With the greatest artists, even the most familiar pieces sound as if you were hearing them for the first time.
Beethoven, Piano Sonata No. 14 in C# minor, Op. 27, No. 2 (“Moonlight”), 1801/Artur Schnabel, piano, 1933
1st & 2nd Movements
The magnitude of his [Schnabel’s] creative accomplishments left technical considerations far behind. His Beethoven had incomparable style, intellectual strength, and phrasing of aristocratic purity. The important thing was that even when his fingers failed him, his mind never did. Schnabel was always able to make his playing interesting. A mind came through—a logical, stimulating, sensitive mind. And when Schnabel had his fingers under control, which was more often than not in his literature of Mozart, Beethoven and Schubert, he took his listeners to an exalted level. . . . There were no tricks, no excesses; just brain, heart and fingers working together with supreme knowledge.—Harold C. Schonberg, The Great Pianists (1963)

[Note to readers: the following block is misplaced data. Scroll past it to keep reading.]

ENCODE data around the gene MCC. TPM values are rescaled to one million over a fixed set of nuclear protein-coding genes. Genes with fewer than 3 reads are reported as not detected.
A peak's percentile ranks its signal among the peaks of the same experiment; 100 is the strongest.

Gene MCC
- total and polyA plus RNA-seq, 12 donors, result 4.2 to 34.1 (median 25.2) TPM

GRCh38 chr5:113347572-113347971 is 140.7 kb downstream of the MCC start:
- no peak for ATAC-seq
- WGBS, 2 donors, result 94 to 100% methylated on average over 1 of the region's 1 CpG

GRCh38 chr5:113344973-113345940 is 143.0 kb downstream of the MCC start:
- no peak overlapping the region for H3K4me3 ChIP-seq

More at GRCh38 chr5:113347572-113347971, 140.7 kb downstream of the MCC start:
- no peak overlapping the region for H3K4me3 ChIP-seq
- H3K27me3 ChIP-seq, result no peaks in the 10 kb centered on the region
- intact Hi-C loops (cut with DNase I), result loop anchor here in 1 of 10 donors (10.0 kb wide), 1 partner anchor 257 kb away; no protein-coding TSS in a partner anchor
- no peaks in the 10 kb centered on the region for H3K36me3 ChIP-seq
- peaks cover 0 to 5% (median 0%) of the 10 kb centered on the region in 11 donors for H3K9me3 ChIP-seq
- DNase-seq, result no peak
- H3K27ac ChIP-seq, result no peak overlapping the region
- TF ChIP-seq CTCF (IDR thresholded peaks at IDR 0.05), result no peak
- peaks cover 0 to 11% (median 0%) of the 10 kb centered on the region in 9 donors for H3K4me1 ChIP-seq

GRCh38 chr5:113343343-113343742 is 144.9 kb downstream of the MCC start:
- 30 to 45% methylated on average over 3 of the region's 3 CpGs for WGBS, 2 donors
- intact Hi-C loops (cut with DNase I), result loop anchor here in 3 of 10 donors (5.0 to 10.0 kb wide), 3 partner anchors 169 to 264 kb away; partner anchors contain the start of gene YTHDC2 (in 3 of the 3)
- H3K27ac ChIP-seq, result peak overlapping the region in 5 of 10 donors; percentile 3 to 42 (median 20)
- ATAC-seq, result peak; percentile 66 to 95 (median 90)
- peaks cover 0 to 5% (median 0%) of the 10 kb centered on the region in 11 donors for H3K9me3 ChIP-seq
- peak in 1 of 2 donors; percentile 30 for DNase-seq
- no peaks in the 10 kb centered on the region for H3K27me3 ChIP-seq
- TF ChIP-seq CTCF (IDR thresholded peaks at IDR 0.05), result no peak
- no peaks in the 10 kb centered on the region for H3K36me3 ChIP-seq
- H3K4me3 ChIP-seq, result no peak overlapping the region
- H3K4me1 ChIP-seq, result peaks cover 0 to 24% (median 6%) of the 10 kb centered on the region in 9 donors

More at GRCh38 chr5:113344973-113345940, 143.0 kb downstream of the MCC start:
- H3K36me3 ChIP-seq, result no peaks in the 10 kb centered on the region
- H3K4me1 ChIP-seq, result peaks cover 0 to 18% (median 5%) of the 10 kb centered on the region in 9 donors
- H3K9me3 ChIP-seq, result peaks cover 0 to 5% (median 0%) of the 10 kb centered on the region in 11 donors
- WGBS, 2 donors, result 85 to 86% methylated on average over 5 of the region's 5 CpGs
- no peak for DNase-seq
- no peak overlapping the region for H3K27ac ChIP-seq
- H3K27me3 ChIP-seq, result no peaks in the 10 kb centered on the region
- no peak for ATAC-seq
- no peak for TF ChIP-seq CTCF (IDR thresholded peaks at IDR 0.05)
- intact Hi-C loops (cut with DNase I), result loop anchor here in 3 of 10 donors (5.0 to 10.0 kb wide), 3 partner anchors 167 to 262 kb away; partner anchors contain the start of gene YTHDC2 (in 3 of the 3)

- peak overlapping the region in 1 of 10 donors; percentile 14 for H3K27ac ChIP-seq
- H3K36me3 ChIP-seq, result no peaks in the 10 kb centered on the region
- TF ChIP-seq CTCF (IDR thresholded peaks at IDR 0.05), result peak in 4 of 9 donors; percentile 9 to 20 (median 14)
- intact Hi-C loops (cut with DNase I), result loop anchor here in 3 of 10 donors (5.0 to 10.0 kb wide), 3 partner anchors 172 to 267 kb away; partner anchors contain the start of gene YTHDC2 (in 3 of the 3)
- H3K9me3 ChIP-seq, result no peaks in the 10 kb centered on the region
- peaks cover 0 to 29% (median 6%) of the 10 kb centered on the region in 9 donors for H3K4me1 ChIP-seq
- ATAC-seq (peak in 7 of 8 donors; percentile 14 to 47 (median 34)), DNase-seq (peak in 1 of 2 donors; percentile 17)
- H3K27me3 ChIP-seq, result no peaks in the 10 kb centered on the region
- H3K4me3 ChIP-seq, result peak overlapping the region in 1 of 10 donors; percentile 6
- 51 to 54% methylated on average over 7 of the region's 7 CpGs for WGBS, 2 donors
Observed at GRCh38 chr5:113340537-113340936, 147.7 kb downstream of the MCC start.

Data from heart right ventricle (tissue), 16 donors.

Want more of Beethoven’s piano sonatas?
No. 21 (“Waldstein”)/Emil Gilels
No. 23 (“Appassionata”)/Solomon
No. 32 /Claudio Arrau
At the risk of repeating myself, the Matisse exhibit at Chicago’s Art Institute closes Sunday (then opens next month at New York’s Museum of Modern Art). How many other opportunities will you have to see this stuff?
Seek the strongest color effect possible . . . the content is of no importance.
After a half-century of hard work and reflection the wall is still there.
Bathers with a Turtle (1908)
The Blue Window (1912)
Nude with a White Scarf (1909)